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There's not a bonnie flower that springs
By fountain, shaw, or green,
There's not a bonnie bird that sings
But minds me o' my Jean.

O blaw ye westlin winds, blaw saft
Amang the leafy trees;
Wi' balmy gale, frae hill and dale
Bring hame the laden bees;
And bring the lassie back to me
That's ay sae neat and clean;
Ae smile o' her wad banish care,
Sae charming is my Jean.

What sighs and vows amang the knowes
Hae passed atween us twa!

How fond to meet, how wae to part
That night she gaed awa!

The Powers aboon can only ken
To whom the heart is seen,

That nane can be sae dear to me
As my sweet lovely Jean!

Robert Burns



MARY, at thy window be,

It is the wished, the trysted hour!

Those smiles and glances let me see
That make the miser's treasure poor:

Knowes: hills

Shaw: grove

Westlin: west


How blithely wad I bide the stoure,
A weary slave frae sun to sun,
Could I the rich reward secure,
The lovely Mary Morison.

Yestreen when to the trembling string
The dance gaed through the lighted ha',
To thee my fancy took its wing,—

I sat, but neither heard nor saw:
Though this was fair, and that was braw,
And yon the toast of a' the town,
I sighed, and said amang them a',
"Ye are na Mary Morison."

O Mary, canst thou wreck his peace
Wha for thy sake wad gladly dee?
Or canst thou break that heart of his,
Whase only faut is loving thee?

If love for love thou wilt na gie,
At least be pity to me shown;
A thought ungentle canna be
The thought o' Mary Morison.

Robert Burns


heart is a-breaking, dear tittie,

Some counsel unto me come len';

To anger them a' is a pity,

But what will I do wi' Tam Glen?

Braw: handsome, gaily dressed

Stoure: dust, turmoil

Tittie: sister

I'm thinking, wi' sic a braw fellow,
In poortith I might mak a fen':
What care I in riches to wallow,
If I maunna marry Tam Glen?

There's Lowrie, the laird o' Dumeller,
"Guid-day to you," brute! he comes ben:
He brags and he blaws o' his siller,

But when will he dance like Tam Glen?

My minnie does constantly deave me,

And bids me beware o' young men;
They flatter, she says, to deceive me;

But wha can think sae o' Tam Glen?

My daddie says, gin I'll forsake him,
He'll gie me guid hunder marks ten:
But, if it's ordained I maun take him,
O wha will I get but Tam Glen?

Yestreen at the valentines' dealing,
My heart to my mou gied a sten:
For thrice I drew ane without failing,
And thrice it was written, "Tam Glen"!

The last Halloween I was waukin

My droukit sark-sleeve, as ye ken:
His likeness cam up the house staukin,
And the very gray breeks o' Tam Glen!

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Come counsel, dear tittie, don't tarry;
I'll gie ye my bonnie black hen,
Gif ye will advise me to marry
The lad I lo'e dearly, Tam Glen.

Robert Burns



Y true-love hath my heart, and I have his,
By just exchange one for another given:
I hold his dear, and mine he cannot miss,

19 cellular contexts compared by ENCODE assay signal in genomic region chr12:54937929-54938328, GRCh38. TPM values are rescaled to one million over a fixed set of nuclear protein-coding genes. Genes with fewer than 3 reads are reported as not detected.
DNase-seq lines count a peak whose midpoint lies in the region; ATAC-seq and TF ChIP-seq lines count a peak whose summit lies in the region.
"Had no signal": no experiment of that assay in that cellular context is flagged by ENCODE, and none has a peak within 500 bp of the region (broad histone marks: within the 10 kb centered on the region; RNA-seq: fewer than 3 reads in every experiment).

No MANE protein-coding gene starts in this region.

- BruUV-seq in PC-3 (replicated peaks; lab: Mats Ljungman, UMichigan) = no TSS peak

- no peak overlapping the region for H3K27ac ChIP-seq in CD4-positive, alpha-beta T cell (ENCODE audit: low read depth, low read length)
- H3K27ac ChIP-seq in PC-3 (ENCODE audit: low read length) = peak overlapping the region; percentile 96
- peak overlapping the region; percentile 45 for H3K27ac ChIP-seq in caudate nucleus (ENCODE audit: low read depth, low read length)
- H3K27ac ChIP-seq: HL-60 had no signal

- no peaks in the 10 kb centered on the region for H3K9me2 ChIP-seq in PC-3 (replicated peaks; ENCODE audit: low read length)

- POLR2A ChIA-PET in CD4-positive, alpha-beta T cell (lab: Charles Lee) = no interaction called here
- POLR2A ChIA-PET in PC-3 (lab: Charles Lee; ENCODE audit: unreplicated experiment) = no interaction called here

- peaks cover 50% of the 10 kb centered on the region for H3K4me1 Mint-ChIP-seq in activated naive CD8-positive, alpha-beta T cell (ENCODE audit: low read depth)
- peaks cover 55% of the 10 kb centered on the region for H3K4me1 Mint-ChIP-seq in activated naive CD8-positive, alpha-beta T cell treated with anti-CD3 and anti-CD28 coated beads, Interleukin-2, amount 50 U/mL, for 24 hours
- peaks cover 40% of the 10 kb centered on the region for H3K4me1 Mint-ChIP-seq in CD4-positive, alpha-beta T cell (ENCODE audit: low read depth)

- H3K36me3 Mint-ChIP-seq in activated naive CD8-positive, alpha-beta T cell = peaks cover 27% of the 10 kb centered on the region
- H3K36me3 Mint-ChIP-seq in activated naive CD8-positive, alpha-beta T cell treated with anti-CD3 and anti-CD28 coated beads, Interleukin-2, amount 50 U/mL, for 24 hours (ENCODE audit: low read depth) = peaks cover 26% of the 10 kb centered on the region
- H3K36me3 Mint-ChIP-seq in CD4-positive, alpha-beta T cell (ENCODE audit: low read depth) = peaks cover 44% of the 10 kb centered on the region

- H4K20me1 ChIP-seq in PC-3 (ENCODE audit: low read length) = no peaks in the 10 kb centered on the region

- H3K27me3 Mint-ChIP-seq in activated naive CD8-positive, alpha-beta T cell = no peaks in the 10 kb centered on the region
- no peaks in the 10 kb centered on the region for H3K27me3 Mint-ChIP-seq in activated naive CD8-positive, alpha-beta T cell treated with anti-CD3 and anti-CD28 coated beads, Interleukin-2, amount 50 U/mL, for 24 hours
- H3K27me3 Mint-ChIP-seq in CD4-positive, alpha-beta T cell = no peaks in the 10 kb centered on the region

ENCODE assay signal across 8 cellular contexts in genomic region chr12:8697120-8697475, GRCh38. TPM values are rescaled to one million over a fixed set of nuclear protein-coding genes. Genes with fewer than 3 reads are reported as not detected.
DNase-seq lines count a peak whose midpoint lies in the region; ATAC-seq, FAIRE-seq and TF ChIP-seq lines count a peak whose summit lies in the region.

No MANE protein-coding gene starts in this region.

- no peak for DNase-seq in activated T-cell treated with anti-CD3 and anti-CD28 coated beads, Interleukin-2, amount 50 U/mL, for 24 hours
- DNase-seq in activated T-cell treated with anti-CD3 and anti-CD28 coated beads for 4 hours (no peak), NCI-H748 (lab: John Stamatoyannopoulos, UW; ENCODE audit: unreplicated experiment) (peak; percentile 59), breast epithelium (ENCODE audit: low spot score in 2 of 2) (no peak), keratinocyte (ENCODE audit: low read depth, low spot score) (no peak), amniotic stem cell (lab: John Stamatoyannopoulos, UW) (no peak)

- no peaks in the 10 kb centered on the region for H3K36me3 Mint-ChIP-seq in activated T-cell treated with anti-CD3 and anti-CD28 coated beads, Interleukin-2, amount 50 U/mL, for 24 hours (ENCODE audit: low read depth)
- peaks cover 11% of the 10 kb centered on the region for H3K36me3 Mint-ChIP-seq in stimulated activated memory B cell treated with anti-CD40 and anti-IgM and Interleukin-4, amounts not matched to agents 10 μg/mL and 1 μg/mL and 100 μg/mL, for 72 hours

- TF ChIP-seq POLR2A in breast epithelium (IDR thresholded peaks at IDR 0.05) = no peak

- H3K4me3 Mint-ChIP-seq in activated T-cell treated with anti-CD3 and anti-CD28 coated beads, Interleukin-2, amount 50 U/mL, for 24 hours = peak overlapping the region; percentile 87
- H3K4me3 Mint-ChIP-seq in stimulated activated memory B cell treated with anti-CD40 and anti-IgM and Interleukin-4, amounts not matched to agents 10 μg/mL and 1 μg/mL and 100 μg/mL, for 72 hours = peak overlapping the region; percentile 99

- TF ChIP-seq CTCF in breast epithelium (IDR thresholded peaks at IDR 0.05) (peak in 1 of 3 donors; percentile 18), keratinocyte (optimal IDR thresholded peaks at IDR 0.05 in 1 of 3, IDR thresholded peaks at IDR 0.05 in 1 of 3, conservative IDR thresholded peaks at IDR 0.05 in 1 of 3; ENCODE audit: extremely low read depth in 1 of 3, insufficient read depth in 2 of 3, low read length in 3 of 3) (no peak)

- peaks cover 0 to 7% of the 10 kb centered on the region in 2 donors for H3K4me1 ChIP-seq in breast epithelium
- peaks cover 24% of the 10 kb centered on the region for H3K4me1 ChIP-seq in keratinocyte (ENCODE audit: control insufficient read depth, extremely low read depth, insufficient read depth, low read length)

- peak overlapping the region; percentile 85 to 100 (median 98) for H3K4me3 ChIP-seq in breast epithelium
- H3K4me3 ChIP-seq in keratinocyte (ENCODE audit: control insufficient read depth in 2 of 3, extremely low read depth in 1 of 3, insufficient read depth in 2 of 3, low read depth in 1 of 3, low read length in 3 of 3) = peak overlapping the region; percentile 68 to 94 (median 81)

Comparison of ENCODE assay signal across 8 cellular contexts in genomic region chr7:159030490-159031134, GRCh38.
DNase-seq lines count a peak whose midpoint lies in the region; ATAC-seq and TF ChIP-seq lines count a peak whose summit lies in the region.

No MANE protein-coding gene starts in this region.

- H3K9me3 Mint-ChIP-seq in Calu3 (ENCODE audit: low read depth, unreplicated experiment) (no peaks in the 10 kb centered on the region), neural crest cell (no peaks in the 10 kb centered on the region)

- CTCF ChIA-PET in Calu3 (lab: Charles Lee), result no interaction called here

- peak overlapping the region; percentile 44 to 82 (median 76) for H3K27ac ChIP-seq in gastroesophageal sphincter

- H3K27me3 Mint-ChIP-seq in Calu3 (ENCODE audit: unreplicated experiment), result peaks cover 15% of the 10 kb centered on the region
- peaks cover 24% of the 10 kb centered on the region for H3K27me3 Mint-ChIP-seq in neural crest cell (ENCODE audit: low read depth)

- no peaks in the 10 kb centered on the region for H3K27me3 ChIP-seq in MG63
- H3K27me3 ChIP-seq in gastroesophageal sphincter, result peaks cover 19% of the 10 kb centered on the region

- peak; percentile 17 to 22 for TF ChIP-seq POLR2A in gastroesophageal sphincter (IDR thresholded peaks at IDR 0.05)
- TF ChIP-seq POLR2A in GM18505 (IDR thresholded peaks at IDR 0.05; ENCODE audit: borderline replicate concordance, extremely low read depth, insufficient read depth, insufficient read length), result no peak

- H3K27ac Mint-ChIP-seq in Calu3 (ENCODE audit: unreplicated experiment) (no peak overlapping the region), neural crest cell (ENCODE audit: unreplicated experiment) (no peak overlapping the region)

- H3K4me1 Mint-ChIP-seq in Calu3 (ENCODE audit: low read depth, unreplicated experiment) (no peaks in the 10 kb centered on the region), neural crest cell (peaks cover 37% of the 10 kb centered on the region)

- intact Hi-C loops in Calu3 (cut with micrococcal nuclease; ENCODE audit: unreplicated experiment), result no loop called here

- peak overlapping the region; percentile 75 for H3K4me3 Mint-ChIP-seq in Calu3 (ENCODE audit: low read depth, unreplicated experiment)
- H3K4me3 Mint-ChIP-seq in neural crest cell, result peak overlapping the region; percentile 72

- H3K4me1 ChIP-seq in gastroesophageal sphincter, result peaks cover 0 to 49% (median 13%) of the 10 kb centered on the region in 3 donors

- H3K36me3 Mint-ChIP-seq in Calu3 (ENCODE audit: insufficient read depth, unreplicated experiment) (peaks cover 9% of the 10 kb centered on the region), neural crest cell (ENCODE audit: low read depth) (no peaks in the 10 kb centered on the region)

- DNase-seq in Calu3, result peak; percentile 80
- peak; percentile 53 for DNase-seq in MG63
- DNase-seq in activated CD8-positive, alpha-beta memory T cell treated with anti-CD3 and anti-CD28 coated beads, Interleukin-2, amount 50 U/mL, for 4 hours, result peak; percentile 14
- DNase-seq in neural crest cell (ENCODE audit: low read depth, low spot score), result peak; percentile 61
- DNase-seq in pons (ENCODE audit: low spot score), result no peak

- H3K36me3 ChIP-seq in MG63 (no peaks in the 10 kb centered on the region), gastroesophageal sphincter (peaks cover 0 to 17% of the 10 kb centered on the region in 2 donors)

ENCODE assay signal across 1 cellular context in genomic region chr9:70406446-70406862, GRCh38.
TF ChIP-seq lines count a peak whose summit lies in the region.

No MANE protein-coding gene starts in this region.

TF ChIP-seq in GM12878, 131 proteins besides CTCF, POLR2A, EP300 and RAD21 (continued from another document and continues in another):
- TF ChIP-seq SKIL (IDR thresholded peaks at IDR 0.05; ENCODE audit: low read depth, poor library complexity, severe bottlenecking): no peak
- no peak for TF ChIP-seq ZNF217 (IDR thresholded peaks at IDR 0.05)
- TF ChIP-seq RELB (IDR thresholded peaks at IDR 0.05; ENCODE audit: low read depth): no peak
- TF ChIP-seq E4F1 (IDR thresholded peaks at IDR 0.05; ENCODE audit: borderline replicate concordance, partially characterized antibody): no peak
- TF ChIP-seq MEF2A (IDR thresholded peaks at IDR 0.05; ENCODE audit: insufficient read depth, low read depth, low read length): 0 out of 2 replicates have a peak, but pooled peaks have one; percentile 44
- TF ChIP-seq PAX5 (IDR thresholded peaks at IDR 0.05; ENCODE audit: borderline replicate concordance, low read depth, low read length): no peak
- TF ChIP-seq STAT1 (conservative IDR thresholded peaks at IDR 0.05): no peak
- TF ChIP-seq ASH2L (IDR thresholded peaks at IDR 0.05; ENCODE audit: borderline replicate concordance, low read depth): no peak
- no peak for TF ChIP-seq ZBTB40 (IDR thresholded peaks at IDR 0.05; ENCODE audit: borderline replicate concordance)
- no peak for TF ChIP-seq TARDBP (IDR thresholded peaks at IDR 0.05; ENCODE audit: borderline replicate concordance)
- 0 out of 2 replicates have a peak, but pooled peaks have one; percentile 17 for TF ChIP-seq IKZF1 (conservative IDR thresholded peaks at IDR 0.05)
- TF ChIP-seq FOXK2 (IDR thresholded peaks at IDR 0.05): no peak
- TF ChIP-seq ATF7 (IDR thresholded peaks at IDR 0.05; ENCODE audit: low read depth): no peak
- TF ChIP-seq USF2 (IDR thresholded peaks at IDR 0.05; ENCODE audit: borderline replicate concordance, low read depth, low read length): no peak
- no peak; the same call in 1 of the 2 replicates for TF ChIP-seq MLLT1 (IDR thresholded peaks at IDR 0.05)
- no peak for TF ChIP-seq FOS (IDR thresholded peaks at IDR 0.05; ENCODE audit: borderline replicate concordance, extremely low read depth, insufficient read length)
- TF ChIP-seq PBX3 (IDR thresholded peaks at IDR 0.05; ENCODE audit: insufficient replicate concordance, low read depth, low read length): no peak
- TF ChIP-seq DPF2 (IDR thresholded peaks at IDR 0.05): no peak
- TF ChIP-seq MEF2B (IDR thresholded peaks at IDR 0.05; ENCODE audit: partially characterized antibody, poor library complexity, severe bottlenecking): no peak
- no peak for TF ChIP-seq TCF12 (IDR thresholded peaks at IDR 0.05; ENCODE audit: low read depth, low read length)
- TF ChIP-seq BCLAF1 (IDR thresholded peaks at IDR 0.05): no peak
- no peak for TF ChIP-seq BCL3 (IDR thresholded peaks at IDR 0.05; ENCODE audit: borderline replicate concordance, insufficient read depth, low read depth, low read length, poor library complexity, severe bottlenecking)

There never was a better bargain driven:
My true-love hath my heart, and I have his.

His heart in me keeps him and me in one,
My heart in him his thoughts and senses guides:
He loves my heart, for once it was his own,
I cherish his because in me it bides:

My true-love hath my heart, and I have his.

Sir Philip Sidney



AVING this day my horse, my hand, my lance
Guided so well that I obtained the prize,

Both by the judgment of the English eyes
And of some sent from that sweet enemy France;
Horsemen my skill in horsemanship advance,
Town folks my strength; a daintier judge applies
His praise to sleight which from good use doth rise;
Some lucky wits impute it but to chance;
Others, because of both sides I do take
My blood from them who did excel in this,


Think Nature me a man-at-arms did make.
How far they shot awry! the true cause is,
Stella looked on, and from her heavenly face
Sent forth the beams which made so fair my race.
Sir Philip Sidney


[OR roses kindling when the Night grows old,
Nor lilies planted where a river brims,

Nor sound of lute, nor song-birds singing hymns,
Nor jewels bosomed in a band of gold:
Nor Zephyrs blowing softly o'er the wold,
Nor the wave's ripple round the prow it rims,
Nor dance of nymphs with slowly swaying limbs,
Nor all things springing after Winter's cold:

Nor bastioned camps thick-set with bristling pikes,
Nor caverns where the sunlight hardly strikes,
Nor soaring tree-tops clustered in the air,

Nor solemn stillness of dumb rocks, can yield
Me so much pleasure as a grassy field,
Wherein my hopes may pasture on Despair.


Pierre Ronsard

HEN in disgrace with fortune and men's eyes
I all alone beweep my outcast state,

And trouble deaf heaven with my bootless cries,
And look upon myself, and curse my fate;
Wishing me like to one more rich in hope,

Featured like him, like him with friends possest,

Desiring this man's art, and that man's scope,
With what I most enjoy contented least;

1 The translation is by George Wyndham, and is reprinted with the permission of Macmillan & Co., Ltd.

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